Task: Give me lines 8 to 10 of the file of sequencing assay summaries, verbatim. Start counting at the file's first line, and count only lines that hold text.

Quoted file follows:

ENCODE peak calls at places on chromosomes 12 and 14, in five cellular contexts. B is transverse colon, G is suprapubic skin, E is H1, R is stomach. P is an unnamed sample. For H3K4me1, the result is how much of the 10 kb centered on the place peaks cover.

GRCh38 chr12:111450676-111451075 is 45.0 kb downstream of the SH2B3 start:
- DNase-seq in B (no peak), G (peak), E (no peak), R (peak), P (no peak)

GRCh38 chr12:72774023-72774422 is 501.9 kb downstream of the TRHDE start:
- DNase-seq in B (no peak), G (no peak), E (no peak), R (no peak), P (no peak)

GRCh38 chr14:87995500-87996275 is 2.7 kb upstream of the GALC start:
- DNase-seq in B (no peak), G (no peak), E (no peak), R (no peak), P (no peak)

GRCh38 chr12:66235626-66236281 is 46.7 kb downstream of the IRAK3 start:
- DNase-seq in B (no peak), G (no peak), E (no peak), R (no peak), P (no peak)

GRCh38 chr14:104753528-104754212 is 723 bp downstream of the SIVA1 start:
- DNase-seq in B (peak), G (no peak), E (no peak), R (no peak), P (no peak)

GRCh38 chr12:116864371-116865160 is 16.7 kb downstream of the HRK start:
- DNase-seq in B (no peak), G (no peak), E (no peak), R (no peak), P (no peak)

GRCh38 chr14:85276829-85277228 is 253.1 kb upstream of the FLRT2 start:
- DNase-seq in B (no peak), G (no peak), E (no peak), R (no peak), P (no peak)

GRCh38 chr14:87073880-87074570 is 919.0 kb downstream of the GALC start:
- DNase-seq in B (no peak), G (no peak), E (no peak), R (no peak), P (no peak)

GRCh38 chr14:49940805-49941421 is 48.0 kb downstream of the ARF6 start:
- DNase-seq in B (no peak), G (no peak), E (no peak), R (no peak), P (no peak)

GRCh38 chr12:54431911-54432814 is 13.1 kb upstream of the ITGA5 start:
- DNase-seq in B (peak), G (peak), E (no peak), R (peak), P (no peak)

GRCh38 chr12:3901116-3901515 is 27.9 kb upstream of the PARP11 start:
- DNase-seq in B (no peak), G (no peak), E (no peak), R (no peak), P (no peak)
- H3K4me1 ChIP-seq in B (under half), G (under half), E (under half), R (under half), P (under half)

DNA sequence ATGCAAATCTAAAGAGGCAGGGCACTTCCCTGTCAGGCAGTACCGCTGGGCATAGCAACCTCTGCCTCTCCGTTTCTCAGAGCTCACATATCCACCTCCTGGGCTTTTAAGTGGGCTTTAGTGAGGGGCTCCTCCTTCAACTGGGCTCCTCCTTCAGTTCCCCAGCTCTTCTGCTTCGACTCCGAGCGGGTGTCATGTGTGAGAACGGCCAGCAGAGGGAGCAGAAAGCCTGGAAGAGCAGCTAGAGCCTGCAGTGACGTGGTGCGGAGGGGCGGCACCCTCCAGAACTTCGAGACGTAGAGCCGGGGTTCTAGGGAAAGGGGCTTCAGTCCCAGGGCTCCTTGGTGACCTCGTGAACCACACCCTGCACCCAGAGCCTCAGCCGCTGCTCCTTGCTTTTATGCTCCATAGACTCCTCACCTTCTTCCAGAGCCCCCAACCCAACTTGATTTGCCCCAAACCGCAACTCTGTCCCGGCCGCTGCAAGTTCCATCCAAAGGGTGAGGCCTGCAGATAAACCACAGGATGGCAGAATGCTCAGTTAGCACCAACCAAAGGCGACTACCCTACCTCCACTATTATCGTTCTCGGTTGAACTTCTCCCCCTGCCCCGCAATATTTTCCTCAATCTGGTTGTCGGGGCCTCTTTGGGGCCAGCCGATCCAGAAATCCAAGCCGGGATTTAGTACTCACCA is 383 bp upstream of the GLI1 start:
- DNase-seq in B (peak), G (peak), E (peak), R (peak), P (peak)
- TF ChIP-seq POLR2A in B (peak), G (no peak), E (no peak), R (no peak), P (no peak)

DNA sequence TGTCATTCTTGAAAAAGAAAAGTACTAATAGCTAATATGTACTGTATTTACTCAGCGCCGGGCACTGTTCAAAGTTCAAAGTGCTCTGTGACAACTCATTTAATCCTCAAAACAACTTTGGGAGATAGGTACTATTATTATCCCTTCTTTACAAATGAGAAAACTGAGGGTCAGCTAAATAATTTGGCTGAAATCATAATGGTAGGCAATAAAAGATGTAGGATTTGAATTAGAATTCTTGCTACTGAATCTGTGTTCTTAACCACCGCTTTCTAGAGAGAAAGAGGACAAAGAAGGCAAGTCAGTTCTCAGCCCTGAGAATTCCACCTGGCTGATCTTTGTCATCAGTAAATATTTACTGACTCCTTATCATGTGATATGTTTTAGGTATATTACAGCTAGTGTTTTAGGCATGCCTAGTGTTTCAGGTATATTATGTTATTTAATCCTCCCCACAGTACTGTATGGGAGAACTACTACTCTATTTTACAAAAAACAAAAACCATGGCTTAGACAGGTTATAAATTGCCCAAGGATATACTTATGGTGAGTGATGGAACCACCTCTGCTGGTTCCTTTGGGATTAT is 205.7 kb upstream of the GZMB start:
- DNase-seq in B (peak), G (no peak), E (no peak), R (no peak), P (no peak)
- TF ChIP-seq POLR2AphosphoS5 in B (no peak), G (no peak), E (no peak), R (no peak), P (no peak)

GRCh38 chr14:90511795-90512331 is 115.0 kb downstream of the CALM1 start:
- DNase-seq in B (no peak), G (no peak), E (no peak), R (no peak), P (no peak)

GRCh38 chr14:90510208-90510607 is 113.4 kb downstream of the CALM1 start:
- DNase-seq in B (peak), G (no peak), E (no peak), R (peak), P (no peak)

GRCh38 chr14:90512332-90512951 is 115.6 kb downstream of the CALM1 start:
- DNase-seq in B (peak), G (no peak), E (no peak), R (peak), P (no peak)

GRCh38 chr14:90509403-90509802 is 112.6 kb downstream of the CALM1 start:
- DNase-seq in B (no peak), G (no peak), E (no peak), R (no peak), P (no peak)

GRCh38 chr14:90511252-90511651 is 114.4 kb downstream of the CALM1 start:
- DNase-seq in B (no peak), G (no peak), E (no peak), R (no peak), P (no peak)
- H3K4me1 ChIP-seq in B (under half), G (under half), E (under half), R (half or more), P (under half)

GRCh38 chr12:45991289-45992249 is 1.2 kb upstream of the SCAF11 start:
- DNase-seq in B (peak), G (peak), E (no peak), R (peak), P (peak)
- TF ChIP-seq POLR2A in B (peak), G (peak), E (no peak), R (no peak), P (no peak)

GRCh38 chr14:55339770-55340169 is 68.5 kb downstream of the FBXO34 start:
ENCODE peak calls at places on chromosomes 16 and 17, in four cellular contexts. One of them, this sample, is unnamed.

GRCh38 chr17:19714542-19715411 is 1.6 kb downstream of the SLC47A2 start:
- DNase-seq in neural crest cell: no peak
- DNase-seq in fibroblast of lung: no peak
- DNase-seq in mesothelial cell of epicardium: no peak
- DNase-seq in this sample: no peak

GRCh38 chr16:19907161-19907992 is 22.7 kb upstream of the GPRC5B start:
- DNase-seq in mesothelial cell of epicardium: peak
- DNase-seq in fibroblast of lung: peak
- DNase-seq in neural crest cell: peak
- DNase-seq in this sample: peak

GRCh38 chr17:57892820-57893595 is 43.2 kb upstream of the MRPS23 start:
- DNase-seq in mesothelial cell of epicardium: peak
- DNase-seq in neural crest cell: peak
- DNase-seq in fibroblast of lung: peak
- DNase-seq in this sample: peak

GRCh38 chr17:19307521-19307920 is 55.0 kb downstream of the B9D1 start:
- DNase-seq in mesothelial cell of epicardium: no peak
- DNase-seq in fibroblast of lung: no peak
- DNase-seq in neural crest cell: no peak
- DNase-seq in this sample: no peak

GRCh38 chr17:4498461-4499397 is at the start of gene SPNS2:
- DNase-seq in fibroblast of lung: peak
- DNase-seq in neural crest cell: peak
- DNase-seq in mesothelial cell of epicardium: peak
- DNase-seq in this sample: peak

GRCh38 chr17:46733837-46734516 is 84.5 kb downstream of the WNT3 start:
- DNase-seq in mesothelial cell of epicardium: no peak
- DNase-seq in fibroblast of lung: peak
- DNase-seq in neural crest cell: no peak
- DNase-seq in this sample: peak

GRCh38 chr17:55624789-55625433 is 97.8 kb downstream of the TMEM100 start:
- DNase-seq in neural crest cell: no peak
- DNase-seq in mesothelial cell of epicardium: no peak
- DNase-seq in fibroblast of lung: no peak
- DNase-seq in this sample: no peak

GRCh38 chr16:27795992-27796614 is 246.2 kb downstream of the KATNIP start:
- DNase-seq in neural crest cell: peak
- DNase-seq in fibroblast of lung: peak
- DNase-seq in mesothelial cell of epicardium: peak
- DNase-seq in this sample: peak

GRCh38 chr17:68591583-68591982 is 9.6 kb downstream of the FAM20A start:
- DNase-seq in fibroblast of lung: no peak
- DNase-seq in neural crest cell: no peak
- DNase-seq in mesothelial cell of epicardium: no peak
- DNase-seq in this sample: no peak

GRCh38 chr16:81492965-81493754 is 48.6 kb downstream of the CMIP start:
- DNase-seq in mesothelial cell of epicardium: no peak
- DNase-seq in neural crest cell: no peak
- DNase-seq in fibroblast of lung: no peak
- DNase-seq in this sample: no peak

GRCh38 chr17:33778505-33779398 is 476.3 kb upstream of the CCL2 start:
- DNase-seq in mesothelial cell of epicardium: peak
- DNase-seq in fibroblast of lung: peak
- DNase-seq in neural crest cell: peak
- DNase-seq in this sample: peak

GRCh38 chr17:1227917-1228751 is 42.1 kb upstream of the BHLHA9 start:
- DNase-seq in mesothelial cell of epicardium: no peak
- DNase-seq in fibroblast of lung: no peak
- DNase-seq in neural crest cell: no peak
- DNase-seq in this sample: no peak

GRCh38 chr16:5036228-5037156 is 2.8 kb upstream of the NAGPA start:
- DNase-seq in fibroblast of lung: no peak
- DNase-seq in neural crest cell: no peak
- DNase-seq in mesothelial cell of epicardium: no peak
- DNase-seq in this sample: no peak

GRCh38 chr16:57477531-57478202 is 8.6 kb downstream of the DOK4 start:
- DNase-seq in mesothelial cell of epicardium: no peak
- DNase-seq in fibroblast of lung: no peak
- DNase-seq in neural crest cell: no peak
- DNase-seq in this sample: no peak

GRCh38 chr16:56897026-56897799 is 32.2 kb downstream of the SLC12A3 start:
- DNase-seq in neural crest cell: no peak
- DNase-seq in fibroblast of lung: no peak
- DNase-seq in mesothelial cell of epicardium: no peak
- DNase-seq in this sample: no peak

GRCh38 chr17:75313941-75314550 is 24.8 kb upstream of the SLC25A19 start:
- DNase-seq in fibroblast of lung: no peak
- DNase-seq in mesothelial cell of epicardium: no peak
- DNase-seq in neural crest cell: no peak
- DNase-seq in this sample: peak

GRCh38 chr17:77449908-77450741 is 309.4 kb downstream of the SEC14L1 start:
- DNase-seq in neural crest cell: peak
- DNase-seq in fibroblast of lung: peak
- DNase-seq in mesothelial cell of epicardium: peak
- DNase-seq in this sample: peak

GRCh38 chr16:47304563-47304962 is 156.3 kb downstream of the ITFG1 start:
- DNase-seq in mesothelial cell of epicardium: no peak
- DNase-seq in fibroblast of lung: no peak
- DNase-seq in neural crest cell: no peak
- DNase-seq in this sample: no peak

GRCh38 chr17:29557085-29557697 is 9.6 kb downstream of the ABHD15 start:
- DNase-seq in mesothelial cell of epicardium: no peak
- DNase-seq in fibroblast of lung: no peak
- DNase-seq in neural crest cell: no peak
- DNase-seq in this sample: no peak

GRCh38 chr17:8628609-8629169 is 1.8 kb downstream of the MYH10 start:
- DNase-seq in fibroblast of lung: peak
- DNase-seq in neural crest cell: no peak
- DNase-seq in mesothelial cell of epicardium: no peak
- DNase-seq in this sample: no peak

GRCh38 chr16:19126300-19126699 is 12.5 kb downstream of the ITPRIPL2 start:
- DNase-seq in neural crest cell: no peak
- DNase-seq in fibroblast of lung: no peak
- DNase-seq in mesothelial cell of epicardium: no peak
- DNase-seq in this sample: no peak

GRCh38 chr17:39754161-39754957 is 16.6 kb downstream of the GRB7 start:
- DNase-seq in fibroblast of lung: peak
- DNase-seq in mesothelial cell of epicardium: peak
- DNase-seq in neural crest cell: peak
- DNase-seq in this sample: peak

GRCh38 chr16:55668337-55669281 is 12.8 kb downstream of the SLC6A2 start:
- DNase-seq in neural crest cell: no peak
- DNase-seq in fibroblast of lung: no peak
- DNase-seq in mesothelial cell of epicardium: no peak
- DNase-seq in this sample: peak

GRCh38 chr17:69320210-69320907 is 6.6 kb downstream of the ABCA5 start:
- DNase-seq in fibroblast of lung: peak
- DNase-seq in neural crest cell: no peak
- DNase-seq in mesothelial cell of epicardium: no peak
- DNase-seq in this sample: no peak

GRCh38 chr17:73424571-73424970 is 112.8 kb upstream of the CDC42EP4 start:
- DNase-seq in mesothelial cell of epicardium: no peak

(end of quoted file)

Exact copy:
GRCh38 chr12:66235626-66236281 is 46.7 kb downstream of the IRAK3 start:
- DNase-seq in B (no peak), G (no peak), E (no peak), R (no peak), P (no peak)

GRCh38 chr14:104753528-104754212 is 723 bp downstream of the SIVA1 start: